Will Facebook/Google/Twitter slant their algorithms in favor of the Progressive left? I think that's already happening.

  • At the Federalist, Robert Tracinski describes How The Second Amendment Prevents Tyranny.

    The latest gun control hysteria being stoked by the press has revealed an enormous amount of confusion about the role of the Second Amendment as a guarantee of liberty in our constitutional system.

    That role is alternately embraced in rather simplistic form or dismissed as an absurdity: how could ragtag bands of rednecks with AR-15s ever hope to take on the U.S. military, with its full panoply of tanks, helicopters, and elite troops? The same people who say this will also insist that any American military action overseas is a mistake, because the U.S. military, with its full panoply of tanks, helicopters, and elite troops, can never hope to defeat ragtag bands of insurgents with AK-47s. But don’t look for consistency in partisan politics, and don’t be surprised when a Democratic politician wanders off script and suggests that if President Trump were to “ignore the courts,” then “this is where the Second Amendment comes in, quite frankly.”

    As Thomas Jefferson did not say: "Where the people fear the government you have tyranny. Where the government fears the people you have liberty."

  • At Marginal Revolution, Alex Tabarrok provides the interesting news: Vehicle Safety Inspections Don’t Increase Safety.

    In 2003 I wrote The Politician and Mechanic Conspire to Rip Me Off in which I cited a study (another here) showing that annual automobile safety inspections do not increase safety but do waste time and money and generate unnecessary repairs. I have continued to rant about these wasteful policies ever since.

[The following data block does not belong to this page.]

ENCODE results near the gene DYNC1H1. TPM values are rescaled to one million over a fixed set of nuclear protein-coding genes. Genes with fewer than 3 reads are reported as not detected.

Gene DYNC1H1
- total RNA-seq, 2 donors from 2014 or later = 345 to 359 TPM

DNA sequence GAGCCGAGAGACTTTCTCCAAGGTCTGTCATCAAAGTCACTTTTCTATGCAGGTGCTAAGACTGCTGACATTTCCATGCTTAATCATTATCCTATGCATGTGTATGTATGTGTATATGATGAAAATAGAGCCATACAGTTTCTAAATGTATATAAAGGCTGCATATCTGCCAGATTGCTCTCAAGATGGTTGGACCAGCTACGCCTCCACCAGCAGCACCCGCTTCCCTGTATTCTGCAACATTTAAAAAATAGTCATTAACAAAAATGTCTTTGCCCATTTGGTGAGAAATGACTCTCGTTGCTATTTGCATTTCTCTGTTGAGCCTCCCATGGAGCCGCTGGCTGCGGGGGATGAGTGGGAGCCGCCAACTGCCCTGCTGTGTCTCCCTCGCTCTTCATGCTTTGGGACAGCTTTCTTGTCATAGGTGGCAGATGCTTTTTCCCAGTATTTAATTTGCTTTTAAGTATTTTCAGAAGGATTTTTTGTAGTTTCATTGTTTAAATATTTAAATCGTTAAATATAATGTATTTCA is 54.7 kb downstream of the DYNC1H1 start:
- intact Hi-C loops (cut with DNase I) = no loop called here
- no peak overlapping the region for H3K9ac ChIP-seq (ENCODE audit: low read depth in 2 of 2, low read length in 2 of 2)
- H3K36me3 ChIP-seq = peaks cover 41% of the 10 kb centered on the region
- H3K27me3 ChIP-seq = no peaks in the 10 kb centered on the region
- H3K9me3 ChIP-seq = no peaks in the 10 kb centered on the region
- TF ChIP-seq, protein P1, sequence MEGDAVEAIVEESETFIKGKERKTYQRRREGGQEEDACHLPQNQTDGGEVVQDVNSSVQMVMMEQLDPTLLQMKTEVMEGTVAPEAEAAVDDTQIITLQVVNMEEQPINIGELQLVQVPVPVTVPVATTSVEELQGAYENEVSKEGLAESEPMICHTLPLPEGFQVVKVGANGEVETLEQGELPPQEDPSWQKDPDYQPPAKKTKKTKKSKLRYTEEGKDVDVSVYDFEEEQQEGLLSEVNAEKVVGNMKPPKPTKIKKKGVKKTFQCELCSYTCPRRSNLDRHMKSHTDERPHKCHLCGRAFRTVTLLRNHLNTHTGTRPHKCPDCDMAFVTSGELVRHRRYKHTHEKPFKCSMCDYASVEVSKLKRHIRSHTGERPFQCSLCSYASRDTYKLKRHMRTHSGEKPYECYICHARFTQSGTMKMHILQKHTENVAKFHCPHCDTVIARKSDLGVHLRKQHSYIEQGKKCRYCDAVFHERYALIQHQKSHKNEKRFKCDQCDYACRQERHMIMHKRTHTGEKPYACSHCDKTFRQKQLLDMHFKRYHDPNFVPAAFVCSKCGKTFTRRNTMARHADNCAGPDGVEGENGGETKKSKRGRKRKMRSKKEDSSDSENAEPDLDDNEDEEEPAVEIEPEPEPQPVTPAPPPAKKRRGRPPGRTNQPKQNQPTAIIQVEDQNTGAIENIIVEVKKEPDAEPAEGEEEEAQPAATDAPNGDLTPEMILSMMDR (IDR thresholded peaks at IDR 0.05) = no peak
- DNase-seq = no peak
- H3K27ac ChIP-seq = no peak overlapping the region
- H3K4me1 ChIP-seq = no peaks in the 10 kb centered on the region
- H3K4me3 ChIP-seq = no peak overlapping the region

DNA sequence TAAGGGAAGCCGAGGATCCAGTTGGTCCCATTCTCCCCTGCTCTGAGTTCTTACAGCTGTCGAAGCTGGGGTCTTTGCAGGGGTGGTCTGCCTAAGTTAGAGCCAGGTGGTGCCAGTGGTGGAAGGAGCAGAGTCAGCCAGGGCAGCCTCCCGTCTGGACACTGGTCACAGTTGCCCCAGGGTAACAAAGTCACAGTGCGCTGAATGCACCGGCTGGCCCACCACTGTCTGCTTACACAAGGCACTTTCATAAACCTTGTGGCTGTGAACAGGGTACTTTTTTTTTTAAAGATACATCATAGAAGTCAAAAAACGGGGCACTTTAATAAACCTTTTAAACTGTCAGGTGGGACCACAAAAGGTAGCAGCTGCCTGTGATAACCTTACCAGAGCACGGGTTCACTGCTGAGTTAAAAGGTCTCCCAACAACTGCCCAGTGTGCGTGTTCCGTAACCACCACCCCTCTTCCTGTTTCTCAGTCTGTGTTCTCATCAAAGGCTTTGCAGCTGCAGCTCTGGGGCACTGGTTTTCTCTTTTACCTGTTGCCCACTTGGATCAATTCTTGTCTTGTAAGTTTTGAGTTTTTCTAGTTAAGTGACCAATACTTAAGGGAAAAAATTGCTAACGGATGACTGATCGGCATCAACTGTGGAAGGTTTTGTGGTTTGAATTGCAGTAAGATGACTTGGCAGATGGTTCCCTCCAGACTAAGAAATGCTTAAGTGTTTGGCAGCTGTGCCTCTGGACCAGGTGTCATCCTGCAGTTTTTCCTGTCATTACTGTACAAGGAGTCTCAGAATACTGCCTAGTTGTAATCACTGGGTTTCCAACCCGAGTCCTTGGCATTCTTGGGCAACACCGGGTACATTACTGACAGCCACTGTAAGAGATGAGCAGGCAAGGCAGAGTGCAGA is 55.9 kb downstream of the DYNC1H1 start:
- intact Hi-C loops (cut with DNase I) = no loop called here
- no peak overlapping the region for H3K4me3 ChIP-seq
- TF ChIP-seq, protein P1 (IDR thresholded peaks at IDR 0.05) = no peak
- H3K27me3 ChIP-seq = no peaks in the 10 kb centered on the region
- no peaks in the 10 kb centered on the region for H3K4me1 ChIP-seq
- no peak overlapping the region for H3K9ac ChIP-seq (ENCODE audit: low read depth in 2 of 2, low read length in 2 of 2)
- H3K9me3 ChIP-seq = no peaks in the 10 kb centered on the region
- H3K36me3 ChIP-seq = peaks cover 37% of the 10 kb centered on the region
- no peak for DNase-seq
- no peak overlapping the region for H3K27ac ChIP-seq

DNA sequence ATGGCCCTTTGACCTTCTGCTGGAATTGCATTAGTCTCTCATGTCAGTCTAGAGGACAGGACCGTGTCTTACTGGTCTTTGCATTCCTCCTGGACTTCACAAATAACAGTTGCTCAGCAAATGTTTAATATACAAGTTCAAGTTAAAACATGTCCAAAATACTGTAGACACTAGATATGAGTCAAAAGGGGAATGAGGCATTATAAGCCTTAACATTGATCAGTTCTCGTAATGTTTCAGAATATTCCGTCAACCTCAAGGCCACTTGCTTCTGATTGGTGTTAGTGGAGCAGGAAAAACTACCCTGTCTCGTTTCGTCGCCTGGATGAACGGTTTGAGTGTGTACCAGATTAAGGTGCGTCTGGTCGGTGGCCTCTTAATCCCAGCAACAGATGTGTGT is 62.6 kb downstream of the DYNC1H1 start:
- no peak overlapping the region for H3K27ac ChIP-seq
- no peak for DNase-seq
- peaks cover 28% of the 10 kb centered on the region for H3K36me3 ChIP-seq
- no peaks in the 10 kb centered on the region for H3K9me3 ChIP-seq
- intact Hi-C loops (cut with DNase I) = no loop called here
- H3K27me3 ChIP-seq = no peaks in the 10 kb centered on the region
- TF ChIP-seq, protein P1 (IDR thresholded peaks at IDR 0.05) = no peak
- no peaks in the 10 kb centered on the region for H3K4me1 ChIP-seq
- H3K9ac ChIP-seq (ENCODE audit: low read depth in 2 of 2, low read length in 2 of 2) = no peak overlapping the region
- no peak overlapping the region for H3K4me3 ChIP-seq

A surprising number of states have ditched them, including New Jersey, a state that won't let you pump your own gas. While here in New Hampshire, we meekly trudge off to the inspection station every year. What happened to LFOD?

  • Ah, here it is. A change.org petition to Replace Rep. Patrick Abrami as Chair of N.H. Marijuana Study Commission. Rep. Abrami's sin is his vehement opposition to pot legalization.

    In light of this strong public support for reforming our state’s antiquated cannabis laws, the people of New Hampshire deserve a study commission chairman who is fair and unbiased, if not outright supportive of reform. As residents of the “Live Free or Die” state, we respectfully request that you relieve Rep. Abrami from his duties on the commission and appoint a more fair-minded representative to serve in his place.

    Pun Salad recommendation: junk the "study" commission, just legalize.